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    Duelling wireless networking standards stalling tech gains

    by  Alan Zisman (c) 2006 First published in Business in Vancouver May 23-29, 2006; issue 865

    High Tech Office column; 

    Standards are wonderful things. Because of technology standards, you can be sure that the lightbulb you buy will screw into the socket in your home and that you’ll be able to connect that new USB printer into your computer. But compliance to standards can make it harder for manufacturers to make their products stand out from the pack.

    The development of wireless networking since about 1999 has seen a continuing back and forth between an evolving series of standards (various flavours of IEEE 802.11) and companies pushing the envelope to be first to market with faster, but non-standard networking protocols.

    First with widespread acceptance was 802.11b, promising connection speeds of up to 11 Mbps followed by faster (but less common) 802.11a and today’s standard 802.11g, promising speeds up to about 54 Mbps.

    For a while, though, most of the major manufacturers have offered models promising still higher speeds, but with a catch: the higher speeds are available only if you have compatible cards and base stations. Compatible means matching models from the same manufacturer. Mix brands or models and you drop back to standard 802.11g.

    Latest not-yet-standard is 802.11n. This next generation wireless technology promises speeds up to 600 Mbps and greater range. The catch is that this standard has not yet been formalized by the Institute of Electrical and Electronics Engineers (IEEE).

    The lack of a standard isn’t stopping the various WiFi manufacturers. Most of the brand names are now advertising “pre-802.11n” hardware, suggesting the manufacturers’ hopes that their hardware will be compatible with the eventual standard.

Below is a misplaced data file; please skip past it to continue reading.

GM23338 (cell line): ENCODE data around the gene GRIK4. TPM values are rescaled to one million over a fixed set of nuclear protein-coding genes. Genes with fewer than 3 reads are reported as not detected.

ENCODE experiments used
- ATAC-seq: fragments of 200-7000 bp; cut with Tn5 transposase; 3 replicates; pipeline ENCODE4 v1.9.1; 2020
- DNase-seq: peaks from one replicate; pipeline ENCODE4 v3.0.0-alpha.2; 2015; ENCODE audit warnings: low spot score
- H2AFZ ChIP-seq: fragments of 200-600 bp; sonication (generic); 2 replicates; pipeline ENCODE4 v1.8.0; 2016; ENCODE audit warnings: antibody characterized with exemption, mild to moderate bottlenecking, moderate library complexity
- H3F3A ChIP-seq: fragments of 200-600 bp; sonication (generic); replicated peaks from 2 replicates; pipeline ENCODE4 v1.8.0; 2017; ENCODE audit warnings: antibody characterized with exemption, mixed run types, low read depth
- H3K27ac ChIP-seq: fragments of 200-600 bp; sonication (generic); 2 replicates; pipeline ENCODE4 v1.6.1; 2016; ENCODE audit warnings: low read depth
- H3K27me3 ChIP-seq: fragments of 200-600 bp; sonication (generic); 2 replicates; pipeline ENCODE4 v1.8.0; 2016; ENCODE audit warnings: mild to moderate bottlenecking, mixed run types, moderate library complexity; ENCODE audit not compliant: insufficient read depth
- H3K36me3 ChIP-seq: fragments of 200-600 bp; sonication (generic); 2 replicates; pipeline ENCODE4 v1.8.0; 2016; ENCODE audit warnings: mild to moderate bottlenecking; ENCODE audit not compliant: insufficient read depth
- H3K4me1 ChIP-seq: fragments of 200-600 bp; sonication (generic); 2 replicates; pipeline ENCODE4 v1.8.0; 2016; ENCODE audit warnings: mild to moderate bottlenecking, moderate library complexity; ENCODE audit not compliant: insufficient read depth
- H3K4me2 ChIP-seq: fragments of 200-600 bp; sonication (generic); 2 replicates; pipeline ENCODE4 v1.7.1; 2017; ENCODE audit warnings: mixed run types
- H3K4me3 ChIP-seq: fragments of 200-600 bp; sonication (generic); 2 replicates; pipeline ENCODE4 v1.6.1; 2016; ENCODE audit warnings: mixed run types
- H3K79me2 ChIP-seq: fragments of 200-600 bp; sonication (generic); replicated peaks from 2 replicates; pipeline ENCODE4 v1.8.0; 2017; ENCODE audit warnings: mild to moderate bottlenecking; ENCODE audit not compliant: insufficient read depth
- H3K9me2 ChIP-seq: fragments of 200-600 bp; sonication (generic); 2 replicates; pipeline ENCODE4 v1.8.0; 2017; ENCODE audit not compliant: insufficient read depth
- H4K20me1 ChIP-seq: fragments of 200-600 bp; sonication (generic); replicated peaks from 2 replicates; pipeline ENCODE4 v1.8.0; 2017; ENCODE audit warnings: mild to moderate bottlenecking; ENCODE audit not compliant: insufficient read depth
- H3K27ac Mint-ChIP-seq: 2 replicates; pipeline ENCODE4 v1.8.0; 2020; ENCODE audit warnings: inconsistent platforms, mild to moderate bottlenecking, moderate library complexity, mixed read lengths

Early tests, however, suggest that they’re not doing so well. Once again, hardware from one manufacturer will generally work as promised – as long as you’re connecting with gear from the same product line. Start to mix and match pre-802.11n gear from different manufacturers and you’re likely to discover that a pre-standard is like no standard at all; expect to get connections at standardized 802.11g speeds.

    And on May 2, the committee working on the 802.11n standard failed to gain enough consensus for its Draft 1.0 proposal to be adopted, making it less likely that the current pre-standard hardware will be compatible with the final version.”

    In April, Craig Mathias of Massachusetts-based Farpoint Group published results of tests of several manufacturers’ so-called Draft N WiFi offerings.

    He was disappointed.

    “We couldn’t even get the equipment to talk to each other.”

    The Draft N models tested didn’t appear to offer speed or range improvements over the standardized 802.11g models. Mathias concluded: “The more established products just blew them away…. It’s like we’re going backward.” Industry publication eWeek also reported underwhelming test results. The final 802.11n specification is expected late this year or early in 2007. Until then, it may be best to just say no to so-called “Pre-N” or “Draft N” WiFi hardware, and until then widely-available (and standard) 802.11g models are the best bet for performance and compatibility.

    For most users, it’s may all be a lot of fuss over nothing. Even a broadband Internet connection tops out around six Mbps, well within the capability of first-generation 802.11b. The faster speeds delivered by later-generation gear may be useful in transferring files over a local area network, but they’re not going to improve online performance.

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Alan Zisman is a Vancouver educator, writer, and computer specialist. He can be reached at E-mail Alan